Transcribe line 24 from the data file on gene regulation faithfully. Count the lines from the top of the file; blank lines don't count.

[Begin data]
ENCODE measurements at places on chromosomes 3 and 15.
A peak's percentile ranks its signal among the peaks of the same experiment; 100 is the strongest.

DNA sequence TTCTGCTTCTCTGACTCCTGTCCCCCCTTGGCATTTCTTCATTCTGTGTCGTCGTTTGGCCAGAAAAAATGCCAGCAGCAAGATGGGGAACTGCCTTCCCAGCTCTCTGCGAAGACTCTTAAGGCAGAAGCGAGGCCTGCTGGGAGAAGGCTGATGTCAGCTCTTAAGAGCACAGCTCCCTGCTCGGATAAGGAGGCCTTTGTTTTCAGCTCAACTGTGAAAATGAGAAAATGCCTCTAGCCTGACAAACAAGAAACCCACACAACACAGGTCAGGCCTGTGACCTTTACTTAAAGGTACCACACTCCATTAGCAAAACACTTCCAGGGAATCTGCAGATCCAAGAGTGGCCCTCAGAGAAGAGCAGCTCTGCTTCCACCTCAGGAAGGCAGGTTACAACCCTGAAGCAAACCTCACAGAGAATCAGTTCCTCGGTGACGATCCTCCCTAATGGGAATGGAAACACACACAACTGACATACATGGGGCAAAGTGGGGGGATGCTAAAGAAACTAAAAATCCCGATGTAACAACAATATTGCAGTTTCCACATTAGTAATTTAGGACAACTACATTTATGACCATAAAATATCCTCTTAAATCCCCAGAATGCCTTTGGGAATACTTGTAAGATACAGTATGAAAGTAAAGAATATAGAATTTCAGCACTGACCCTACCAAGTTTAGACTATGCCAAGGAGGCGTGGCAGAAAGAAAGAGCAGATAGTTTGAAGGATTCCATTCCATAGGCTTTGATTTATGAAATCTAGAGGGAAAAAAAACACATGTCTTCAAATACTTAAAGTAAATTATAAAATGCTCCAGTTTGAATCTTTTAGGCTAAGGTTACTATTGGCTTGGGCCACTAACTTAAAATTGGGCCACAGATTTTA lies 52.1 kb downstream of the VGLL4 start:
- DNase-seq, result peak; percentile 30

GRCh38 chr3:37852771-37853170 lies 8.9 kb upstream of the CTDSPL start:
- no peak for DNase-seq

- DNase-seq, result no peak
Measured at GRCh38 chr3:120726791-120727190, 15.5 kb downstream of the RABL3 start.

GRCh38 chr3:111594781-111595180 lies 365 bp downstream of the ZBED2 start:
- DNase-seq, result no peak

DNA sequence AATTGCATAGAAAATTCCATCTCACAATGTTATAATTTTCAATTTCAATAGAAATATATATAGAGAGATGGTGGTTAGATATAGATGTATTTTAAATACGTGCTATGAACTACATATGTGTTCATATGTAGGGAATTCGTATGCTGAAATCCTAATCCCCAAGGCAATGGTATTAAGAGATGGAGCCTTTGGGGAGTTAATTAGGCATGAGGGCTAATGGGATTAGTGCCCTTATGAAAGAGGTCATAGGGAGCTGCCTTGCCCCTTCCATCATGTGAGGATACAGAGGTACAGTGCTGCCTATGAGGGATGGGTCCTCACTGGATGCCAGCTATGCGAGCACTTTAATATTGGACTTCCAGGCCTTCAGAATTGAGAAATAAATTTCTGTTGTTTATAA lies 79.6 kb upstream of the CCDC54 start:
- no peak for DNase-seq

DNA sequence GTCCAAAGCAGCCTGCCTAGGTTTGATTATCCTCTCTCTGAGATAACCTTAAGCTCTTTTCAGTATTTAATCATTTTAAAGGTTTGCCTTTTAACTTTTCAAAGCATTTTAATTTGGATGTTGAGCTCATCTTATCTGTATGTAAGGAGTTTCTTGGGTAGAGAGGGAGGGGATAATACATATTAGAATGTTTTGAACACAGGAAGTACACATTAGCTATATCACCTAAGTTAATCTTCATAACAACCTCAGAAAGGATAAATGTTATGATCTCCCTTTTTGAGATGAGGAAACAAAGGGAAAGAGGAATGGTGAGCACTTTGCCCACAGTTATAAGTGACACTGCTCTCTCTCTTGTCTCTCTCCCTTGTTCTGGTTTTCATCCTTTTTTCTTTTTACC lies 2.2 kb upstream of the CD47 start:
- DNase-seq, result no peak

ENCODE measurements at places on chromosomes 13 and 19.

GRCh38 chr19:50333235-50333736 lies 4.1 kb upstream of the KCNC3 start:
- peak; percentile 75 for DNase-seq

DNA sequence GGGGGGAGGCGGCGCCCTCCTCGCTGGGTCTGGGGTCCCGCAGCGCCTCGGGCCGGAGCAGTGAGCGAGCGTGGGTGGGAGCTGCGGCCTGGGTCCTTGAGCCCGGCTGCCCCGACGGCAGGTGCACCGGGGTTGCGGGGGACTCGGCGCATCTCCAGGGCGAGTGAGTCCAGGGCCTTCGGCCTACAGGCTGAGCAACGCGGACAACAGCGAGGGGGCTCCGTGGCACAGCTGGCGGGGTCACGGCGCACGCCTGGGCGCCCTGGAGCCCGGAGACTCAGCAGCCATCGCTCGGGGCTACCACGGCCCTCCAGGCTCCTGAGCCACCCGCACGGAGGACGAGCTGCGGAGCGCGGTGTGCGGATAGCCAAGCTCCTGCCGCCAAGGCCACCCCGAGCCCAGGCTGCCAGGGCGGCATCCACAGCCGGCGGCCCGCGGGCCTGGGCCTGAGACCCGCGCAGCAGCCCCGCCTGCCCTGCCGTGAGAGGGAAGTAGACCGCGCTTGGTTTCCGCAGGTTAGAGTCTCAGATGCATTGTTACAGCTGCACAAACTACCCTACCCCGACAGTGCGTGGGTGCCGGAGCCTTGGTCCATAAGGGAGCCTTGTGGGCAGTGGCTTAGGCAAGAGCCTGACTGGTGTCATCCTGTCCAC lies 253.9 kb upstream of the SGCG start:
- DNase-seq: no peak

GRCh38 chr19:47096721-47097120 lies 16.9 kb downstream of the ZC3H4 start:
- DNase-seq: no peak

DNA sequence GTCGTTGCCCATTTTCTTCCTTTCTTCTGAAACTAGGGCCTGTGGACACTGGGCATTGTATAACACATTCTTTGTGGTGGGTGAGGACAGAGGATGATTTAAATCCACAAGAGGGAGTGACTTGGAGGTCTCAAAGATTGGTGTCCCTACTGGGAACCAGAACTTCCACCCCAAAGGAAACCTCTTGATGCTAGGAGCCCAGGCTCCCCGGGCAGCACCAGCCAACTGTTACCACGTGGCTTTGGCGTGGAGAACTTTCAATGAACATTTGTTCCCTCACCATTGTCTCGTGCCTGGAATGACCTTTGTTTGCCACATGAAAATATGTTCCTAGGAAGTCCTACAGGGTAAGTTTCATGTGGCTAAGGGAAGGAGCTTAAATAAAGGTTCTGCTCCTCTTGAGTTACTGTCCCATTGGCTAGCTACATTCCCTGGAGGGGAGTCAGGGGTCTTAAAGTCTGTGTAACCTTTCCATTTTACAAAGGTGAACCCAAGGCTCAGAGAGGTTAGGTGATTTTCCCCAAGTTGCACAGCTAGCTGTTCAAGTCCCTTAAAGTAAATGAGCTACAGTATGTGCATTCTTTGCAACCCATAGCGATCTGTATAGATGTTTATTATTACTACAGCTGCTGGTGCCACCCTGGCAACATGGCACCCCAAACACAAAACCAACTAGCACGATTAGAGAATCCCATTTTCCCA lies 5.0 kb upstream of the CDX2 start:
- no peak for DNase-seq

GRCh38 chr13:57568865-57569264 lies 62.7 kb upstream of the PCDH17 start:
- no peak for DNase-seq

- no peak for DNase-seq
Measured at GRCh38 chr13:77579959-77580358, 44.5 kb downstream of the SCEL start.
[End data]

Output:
GRCh38 chr13:57568865-57569264 lies 62.7 kb upstream of the PCDH17 start: